COULD LAST FOR MONTHS, AND COULD MEAN A DRAMATIC DROP IN U.S. FOOD PRODUCTION
We have never seen catastrophic flooding like this, and the NOAA is now telling us that there will be more major flooding for at least two more months. On Thursday, the National Oceanic and Atmospheric Administration warned that “historic, widespread flooding” would “continue through May”. More than 90 percent of the upper Midwest and Great Plains is currently covered by an average of 10.7 inches of snow, and all of that snow is starting to melt. That means that we are going to transition from one of the worst winters in modern history to a flood season that has already taken an apocalyptic turn for farmers all across America. At this moment, millions of acres of farmland are already underwater. Thousands of farmers are not going to be able to plant crops this year, and thousands of other farmers that have been financially ruined by the floods will never return to farming again. This is already the worst agricultural disaster in modern American history, and it is going to get a whole lot worse.
I posted an article about this crisis yesterday, and I am troubled by the fact that most Americans don’t seem to understand the gravity of what we are facing.
Millions of bushels of wheat, corn and soybeans have been destroyed by flood waters, hundreds of millions of dollars worth of livestock have been lost, and all of us will soon be feeling a lot more pain at the grocery store.
And this would be a complete and utter national nightmare even if the flooding was all over, but the NOAA just told us that we should expect more catastrophic flooding for the next two months…
In fact, the NOAA is using the words “unprecedented flood season” to describe what is coming, and they are warning that “more than 200 million people” are at risk…
Forecasters warned the floods would likely to continue through May, and could worsen in the coming weeks.
“This is shaping up to be a potentially unprecedented flood season, with more than 200 million people at risk,” Ed Clark, director of the National Oceanic and Atmospheric Administration’s (NOAA) National Water Center in Tuscaloosa, Alabama, said on Thursday in the agency’s spring outlook.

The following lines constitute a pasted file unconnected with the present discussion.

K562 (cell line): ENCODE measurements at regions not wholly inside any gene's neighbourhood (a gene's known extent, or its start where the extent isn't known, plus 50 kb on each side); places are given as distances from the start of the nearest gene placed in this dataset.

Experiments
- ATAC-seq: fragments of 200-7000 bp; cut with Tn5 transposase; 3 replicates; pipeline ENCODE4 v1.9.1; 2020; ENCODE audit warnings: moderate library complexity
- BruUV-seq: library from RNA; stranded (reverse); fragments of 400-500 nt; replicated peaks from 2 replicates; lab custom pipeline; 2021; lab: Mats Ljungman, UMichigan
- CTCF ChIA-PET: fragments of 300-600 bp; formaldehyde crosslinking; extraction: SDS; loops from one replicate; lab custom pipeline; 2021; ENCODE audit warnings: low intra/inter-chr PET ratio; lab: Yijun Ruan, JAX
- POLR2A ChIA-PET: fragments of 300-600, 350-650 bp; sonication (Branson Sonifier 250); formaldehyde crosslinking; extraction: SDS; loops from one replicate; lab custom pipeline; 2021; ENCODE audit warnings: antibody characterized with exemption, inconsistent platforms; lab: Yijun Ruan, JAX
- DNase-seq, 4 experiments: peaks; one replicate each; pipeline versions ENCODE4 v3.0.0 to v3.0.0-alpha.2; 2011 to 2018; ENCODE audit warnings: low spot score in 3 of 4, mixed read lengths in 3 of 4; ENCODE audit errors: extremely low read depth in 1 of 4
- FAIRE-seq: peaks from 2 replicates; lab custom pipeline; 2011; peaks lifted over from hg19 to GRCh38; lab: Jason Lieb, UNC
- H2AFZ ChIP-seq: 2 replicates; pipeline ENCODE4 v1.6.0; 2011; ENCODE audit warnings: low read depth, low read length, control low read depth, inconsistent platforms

Of all the natural disasters that we have seen in recent years, this is the biggest, and U.S. food production is going to be dramatically affected because many farmers will not be able to grow crops at all in 2019…
“The reality is this isn’t going to be over for a very long time,” Jorgenson said. “It took years after 2011 for people to come back. For me as a farmer, there are flooded acres here that to think that I’ll be able to plant a crop in 45 days is just virtually impossible.”
And many farmers will never recover from this disaster at all.
According to one farmer in Iowa, somewhere around half of the farmers in his entire county will not be able to come back from this…
“I would say 50% of the farmers in our area will not recover from this,” Dustin Sheldon, a farmer in southwestern Iowa’s flood-devastated Fremont County near the swollen Missouri River, said this week.
I said it yesterday, and I will say it again. This is the worst blow to U.S. agriculture that I have seen in my entire lifetime.
The amount of food that has just been lost is absolutely staggering. Due to the trade war, farmers were storing more wheat, corn and soybeans than ever before, and now the floodwaters have destroyed much of what had been stored…